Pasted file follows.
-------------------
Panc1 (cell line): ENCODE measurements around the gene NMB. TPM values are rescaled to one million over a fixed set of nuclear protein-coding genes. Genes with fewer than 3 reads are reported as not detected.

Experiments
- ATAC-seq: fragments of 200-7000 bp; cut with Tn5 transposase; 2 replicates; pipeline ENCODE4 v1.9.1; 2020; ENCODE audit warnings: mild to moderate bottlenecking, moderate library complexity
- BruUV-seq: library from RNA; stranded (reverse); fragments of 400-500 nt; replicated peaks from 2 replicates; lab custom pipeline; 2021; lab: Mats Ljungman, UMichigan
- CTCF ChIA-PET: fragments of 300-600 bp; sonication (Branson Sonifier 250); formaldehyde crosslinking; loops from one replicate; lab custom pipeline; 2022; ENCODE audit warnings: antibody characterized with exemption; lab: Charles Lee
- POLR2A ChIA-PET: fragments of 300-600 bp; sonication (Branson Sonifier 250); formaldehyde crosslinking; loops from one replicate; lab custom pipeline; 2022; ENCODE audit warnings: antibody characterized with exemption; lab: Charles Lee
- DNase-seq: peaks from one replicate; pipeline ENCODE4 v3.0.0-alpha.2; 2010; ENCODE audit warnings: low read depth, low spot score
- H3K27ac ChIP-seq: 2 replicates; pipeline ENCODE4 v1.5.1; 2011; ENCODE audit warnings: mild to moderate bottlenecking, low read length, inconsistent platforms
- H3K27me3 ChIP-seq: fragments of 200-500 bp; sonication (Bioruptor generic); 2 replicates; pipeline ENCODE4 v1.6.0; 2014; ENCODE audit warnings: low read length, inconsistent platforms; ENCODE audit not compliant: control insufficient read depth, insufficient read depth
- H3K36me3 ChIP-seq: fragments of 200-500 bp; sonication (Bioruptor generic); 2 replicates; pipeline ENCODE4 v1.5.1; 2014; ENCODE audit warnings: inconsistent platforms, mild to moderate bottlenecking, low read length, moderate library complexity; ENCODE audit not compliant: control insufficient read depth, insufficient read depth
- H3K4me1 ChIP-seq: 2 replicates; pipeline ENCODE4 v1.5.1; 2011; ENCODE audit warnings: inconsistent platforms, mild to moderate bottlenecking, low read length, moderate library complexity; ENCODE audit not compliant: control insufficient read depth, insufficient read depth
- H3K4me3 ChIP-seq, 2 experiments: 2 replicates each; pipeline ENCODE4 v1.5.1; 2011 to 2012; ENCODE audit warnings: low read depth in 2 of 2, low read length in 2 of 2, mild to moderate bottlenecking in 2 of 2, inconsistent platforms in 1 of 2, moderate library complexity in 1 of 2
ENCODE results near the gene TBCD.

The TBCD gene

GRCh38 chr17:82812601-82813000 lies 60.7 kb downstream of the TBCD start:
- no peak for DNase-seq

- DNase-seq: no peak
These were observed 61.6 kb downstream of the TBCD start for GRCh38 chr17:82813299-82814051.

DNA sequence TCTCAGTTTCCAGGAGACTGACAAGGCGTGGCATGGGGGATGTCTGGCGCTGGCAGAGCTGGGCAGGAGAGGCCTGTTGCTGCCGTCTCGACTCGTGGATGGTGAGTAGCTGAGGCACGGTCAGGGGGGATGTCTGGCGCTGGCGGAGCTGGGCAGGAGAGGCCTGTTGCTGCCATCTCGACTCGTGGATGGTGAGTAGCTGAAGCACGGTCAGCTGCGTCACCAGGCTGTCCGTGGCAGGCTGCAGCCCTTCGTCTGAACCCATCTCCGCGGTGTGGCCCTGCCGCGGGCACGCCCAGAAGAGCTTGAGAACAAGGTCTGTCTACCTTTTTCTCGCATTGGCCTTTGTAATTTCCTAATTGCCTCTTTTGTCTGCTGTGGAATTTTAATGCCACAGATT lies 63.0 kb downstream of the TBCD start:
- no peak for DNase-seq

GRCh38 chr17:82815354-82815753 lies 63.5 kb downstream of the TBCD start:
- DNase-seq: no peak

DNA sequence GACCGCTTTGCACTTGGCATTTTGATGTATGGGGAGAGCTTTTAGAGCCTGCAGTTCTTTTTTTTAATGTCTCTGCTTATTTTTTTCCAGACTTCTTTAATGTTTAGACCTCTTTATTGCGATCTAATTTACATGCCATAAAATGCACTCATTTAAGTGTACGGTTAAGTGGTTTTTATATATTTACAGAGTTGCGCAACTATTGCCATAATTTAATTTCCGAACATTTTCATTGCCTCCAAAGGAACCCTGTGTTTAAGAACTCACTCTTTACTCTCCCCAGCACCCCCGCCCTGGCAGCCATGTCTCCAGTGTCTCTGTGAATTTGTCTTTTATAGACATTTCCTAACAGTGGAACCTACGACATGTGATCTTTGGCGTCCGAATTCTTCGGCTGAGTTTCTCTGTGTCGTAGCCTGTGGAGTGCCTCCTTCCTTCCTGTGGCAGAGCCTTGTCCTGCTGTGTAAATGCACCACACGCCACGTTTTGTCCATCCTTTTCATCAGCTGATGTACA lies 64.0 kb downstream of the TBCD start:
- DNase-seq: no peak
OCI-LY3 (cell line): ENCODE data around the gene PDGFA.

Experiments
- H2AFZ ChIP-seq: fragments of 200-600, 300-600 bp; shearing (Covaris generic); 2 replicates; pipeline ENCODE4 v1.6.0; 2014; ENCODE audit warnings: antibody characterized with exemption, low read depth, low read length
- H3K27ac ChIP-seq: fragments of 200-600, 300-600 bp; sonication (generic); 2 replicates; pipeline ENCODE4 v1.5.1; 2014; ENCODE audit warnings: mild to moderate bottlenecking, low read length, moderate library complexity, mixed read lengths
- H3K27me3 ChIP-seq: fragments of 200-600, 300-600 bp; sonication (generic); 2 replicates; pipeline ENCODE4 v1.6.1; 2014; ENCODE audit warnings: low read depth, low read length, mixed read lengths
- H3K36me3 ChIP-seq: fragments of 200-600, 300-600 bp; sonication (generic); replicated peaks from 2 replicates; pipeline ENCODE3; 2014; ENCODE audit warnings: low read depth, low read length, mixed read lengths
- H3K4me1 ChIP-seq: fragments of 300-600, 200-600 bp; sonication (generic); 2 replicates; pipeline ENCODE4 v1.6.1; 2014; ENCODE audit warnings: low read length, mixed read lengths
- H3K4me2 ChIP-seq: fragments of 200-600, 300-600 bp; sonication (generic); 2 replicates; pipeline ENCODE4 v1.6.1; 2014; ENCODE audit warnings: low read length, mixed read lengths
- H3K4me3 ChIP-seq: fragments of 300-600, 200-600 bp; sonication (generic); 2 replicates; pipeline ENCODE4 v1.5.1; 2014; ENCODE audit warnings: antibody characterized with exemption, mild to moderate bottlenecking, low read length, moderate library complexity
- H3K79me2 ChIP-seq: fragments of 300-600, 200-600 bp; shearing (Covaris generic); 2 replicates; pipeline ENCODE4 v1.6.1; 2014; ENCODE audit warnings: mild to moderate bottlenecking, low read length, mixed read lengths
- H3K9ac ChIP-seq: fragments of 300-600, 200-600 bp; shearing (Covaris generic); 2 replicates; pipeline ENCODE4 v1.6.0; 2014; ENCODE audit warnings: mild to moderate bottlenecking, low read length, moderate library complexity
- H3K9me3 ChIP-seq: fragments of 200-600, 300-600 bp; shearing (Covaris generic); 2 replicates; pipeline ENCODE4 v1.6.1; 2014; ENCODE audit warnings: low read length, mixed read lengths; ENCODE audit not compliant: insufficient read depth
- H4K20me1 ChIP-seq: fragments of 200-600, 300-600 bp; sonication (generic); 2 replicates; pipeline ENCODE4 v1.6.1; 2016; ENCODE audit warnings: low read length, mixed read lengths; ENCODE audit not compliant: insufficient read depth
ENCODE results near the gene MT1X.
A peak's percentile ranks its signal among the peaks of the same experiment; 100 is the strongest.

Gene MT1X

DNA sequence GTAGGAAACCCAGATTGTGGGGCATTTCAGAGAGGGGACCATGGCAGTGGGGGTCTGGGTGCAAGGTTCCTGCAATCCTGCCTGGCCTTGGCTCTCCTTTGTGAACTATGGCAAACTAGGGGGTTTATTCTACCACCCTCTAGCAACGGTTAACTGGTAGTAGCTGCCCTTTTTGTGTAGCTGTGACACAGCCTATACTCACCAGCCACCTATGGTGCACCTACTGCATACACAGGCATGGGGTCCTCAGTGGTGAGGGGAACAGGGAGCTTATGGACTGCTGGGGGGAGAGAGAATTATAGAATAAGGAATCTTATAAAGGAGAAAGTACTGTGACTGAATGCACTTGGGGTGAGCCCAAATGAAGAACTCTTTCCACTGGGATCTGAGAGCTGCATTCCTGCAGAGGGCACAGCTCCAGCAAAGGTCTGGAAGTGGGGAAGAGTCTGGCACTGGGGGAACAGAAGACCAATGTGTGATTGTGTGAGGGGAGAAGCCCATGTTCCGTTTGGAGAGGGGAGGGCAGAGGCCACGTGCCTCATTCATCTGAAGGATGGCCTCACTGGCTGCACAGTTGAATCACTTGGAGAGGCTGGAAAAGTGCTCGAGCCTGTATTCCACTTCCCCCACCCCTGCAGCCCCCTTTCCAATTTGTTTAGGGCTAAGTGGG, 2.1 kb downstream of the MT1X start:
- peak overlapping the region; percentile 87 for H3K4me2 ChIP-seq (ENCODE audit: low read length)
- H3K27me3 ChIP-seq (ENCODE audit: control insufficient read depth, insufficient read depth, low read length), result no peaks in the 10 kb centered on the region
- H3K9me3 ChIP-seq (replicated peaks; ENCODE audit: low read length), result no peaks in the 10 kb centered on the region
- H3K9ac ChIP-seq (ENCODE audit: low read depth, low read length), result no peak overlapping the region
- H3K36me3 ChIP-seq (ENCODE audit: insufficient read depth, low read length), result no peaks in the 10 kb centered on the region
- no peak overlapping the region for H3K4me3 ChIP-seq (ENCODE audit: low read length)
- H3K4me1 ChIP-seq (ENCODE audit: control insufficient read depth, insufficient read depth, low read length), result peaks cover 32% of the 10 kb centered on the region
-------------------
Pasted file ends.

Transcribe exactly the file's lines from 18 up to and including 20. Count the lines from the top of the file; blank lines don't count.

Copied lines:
These were observed 61.6 kb downstream of the TBCD start for GRCh38 chr17:82813299-82814051.

DNA sequence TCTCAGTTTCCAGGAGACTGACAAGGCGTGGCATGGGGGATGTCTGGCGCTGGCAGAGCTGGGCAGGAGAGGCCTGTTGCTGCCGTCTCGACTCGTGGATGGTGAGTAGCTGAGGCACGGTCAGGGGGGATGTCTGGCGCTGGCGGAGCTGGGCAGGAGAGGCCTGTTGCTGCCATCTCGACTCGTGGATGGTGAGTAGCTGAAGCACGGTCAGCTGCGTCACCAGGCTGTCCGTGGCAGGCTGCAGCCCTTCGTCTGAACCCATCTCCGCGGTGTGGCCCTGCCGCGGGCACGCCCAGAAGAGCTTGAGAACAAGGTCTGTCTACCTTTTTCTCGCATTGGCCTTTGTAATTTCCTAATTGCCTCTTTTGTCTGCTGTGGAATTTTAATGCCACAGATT lies 63.0 kb downstream of the TBCD start:
- no peak for DNase-seq